John Knoblock, Chairperson, Bonneville Shoreline Trail Committee: “The Bonneville Shoreline Trail Committee was formed thirty years ago to promote development of a 280 mile long shared use trail along the urban wildland interface of the northern Wasatch Front in Utah. However, there are many obstacles in completing the entire envisioned trail which is still only about halfway complete. The Bonneville Shoreline Trail Advancement Act is important to overcome one of those obstacles by adjusting wilderness boundaries so that mountain bikes can use the entire trail as originally envisioned. The Bonneville Shoreline Trail is enjoyed by thousands of trail users every year and the mountain bike community is a large and important user group.”
Dallen Atack, League Director, Utah High School Cycling League: “The Utah High School Cycling League has nearly 2,000 registered student-athletes and coaches living within ten minutes of the trailheads connecting to the Bonneville Shoreline Trail. As a league, our vision is to enable Utah teens to strengthen body, mind and character through the life-long sport of cycling. We have witnessed first hand how mountain biking has strengthened families and communities. The culture of our league and mountain biking in general is one of inclusivity and respect. We fully endorse the efforts of IMBA and other local associations striving to implement the Bonneville Shoreline Trail Advancement Act.”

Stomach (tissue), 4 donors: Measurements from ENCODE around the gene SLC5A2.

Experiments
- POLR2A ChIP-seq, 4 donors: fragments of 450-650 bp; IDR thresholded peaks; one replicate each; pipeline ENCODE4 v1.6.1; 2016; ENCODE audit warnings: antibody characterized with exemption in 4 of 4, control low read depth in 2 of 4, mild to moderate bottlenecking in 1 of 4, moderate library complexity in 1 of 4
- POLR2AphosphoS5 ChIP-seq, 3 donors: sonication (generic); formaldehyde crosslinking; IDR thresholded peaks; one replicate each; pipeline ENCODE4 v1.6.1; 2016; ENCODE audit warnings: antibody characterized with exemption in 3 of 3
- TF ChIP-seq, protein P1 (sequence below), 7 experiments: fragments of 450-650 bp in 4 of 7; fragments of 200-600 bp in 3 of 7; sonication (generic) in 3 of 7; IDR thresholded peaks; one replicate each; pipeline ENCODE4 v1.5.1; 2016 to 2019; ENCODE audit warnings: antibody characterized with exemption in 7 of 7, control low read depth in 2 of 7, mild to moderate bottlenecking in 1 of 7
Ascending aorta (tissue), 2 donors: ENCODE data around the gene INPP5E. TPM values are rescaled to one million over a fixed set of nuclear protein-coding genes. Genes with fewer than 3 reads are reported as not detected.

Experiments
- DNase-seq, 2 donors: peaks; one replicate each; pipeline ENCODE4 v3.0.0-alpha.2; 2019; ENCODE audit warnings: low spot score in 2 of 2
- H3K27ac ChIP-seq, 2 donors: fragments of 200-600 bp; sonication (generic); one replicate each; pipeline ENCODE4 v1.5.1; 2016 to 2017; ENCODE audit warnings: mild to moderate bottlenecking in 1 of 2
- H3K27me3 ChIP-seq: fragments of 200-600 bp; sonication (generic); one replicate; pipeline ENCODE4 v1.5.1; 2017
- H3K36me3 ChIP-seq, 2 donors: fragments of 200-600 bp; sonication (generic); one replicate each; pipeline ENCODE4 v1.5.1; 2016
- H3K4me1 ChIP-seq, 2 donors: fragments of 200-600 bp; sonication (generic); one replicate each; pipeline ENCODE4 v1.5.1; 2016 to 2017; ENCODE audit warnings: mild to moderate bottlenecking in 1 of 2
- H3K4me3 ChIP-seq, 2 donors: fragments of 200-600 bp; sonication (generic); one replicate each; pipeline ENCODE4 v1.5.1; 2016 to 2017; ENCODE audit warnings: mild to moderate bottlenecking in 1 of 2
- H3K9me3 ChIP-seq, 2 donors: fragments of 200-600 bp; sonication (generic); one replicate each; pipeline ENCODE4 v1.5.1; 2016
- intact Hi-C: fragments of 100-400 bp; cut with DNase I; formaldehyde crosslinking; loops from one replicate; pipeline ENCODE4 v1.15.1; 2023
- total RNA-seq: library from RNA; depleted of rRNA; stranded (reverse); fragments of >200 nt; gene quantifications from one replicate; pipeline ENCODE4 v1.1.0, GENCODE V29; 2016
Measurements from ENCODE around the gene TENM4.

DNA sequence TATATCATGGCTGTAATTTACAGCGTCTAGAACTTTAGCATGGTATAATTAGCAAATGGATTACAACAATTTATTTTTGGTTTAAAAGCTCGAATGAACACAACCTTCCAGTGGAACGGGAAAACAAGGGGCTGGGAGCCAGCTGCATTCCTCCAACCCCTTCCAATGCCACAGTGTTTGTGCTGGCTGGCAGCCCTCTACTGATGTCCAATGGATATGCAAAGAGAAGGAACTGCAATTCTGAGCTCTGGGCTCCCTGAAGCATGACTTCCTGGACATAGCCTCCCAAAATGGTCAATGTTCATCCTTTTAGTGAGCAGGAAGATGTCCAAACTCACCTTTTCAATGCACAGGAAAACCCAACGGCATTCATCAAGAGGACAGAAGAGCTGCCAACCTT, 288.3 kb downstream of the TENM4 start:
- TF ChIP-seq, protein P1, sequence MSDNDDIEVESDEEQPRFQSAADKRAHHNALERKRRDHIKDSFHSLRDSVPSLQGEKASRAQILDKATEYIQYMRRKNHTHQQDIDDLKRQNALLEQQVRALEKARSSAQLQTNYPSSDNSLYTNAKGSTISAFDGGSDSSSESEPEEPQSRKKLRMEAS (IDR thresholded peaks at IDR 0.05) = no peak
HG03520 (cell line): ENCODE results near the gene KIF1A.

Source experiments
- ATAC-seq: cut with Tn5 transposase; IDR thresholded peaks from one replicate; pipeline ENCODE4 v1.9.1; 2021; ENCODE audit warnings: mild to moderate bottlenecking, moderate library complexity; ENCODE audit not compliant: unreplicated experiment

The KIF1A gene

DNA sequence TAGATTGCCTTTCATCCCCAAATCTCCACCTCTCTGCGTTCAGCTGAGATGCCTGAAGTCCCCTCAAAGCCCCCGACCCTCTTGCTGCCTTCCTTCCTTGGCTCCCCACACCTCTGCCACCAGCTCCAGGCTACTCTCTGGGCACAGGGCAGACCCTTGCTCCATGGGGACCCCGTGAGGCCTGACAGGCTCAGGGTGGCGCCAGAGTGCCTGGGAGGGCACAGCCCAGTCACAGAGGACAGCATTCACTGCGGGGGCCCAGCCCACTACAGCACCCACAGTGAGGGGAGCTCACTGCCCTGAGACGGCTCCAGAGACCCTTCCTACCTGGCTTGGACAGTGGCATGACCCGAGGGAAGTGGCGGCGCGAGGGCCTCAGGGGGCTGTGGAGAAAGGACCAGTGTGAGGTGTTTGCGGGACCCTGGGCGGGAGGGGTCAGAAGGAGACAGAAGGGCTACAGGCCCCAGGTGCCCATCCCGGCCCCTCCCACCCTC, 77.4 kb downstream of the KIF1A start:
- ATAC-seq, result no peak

Kevin Dwyer, Executive Director, Salt Lake Valley Trails Society: “The Salt Lake Valley Trail Society enthusiastically supports the Bonneville Shoreline Trail Advancement Act as an opportunity to provide accessible outdoor recreation for a wide variety of trail users. Hikers, cyclists, families, and adaptive athletes will be sure to be recreating in a more sustainable fashion as the sections of the Bonneville Shoreline Trail facilitated by the Act are built out and authorized for local recreation. Please join us in supporting this bill and the recreation and community-building opportunities that local trails create.”
The Bonneville Shoreline Trail is a popular trail in Utah that will ultimately stretch 280 miles. However, small segments of wilderness designations have prohibited biking on parts of the trail, preventing the full vision multi-use trail connecting dozens of Utah’s communities.
The Bonneville Shoreline Trail Advancement Act:
- Releases 326 acres of wilderness, divided over more than 20 small locations, to accommodate the advancement of the Bonneville Shoreline Trail in Salt Lake County and Utah County, two population centers in high demand for additional recreation opportunities.
- Resolves a wilderness boundary issue in Birch Canyon to ensure the trail that runs parallel to the road can be fully utilized as a multiuse trail.
- Designates 326 acres of wilderness to preserve land formerly owned by the Boy Scouts of America in Mill Creek Canyon that fully offsets any wilderness release to accommodate the BST.